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June 1964

Restoration of Function After Brain Injury.

Arch Neurol. 1964;10(6):638-639. doi:10.1001/archneur.1964.00460180104014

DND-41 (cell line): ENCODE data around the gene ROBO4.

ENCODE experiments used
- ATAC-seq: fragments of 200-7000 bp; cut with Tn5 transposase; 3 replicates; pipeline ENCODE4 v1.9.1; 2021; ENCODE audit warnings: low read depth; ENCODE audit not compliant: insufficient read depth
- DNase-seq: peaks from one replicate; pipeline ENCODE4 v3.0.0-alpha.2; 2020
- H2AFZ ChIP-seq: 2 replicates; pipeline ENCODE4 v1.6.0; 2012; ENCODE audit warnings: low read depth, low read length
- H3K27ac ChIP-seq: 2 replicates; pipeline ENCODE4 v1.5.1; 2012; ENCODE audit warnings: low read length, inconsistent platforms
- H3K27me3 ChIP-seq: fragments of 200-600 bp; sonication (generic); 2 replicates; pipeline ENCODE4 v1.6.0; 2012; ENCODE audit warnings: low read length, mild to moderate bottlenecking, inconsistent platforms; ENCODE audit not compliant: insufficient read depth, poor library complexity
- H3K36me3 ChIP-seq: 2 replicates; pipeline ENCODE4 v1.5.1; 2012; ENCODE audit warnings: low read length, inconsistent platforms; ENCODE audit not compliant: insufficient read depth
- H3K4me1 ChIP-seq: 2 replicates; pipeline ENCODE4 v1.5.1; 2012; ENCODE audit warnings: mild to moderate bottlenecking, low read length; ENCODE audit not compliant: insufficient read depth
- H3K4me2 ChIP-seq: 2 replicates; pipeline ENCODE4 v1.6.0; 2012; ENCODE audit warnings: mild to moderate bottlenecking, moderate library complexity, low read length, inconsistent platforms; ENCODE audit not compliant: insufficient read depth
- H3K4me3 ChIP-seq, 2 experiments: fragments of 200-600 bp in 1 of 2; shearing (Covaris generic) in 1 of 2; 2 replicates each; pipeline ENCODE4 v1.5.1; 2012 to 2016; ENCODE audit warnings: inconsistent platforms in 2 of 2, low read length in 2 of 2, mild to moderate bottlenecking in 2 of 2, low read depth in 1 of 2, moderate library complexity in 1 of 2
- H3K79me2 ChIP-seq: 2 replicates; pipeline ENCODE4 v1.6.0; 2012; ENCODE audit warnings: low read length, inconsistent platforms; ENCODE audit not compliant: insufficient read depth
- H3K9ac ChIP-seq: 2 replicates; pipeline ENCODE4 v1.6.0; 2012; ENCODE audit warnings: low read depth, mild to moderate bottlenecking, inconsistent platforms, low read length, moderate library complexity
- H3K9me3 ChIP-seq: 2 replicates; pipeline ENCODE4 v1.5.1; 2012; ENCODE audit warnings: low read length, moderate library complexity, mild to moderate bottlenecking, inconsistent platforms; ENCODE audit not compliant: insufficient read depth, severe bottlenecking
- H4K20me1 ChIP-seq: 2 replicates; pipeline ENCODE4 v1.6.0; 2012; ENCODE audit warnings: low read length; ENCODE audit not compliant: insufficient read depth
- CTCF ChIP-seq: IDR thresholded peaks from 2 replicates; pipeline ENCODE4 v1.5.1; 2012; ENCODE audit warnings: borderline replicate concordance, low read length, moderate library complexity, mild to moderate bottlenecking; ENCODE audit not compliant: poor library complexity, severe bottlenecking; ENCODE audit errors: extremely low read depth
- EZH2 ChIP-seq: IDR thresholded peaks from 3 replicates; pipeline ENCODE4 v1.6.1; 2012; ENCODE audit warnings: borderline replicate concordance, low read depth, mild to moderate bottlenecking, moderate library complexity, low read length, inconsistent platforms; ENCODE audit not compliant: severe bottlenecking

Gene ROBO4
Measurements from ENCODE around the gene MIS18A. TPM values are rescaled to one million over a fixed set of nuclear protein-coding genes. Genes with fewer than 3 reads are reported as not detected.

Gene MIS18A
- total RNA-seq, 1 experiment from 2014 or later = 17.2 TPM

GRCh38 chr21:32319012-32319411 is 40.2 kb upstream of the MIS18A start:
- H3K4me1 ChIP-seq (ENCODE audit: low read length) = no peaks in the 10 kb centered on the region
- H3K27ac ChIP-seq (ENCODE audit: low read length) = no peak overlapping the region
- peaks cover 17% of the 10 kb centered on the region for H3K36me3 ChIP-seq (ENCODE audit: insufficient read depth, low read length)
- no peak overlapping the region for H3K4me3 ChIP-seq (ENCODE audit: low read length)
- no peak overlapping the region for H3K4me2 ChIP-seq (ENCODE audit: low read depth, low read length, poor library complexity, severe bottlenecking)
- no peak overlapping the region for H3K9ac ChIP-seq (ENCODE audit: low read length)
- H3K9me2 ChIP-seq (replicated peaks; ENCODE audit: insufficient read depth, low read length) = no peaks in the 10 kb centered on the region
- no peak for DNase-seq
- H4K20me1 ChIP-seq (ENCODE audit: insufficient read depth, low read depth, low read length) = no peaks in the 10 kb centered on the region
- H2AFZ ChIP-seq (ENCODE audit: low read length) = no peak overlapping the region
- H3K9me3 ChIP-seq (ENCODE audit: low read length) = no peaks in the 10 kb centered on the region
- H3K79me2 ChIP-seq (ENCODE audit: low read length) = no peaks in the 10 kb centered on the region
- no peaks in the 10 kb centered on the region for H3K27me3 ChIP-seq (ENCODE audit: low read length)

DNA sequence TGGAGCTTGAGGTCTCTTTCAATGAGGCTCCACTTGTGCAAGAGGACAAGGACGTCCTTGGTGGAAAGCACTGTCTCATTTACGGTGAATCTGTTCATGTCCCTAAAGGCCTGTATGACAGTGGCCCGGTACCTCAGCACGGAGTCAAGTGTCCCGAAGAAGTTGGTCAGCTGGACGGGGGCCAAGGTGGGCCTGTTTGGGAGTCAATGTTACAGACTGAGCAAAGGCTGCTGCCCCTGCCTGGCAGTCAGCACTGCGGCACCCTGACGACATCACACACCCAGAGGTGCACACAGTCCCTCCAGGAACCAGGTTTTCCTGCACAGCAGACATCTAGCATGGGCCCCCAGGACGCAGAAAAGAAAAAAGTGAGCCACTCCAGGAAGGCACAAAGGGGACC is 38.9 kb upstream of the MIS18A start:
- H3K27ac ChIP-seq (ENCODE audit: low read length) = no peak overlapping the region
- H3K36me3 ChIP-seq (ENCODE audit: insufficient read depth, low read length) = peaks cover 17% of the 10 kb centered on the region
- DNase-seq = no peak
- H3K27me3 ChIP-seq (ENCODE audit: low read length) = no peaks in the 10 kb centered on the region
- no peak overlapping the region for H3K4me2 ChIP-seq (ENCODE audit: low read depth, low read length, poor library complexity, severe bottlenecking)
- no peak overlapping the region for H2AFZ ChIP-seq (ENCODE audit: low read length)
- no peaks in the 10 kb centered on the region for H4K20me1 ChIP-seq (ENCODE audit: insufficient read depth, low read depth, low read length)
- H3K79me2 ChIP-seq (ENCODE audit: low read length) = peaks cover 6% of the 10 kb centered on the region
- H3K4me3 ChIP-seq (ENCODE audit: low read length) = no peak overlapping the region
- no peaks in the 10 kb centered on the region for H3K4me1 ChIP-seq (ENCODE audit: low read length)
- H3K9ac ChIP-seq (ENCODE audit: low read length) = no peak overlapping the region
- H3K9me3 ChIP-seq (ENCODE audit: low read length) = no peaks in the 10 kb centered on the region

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There are few areas in clinical medicine more in need of clarification than the theory and practice in the treatment of the brain damaged. This book is an English translation of a book written in 1948 by the well-known Russian experimental psychologist, A. R. Luria, in which he attempts to provide a rational hypothesis on which to base and develop a system of evaluation and reeducation of brain injured patients, particularly after trauma. The problem is developed in three steps. The first is restoration of function by reduction of "inhibition," a phenomenon that is suggested to be a result of synapses within the brain which are inactive but without gross structural damage. To reduce this inhibition particular emphasis is given to the use of intravenous neostigmine (Prostigmine), a treatment that has not found similar favor in other treatment centers. A second major step is called restoration of function by "reorganization

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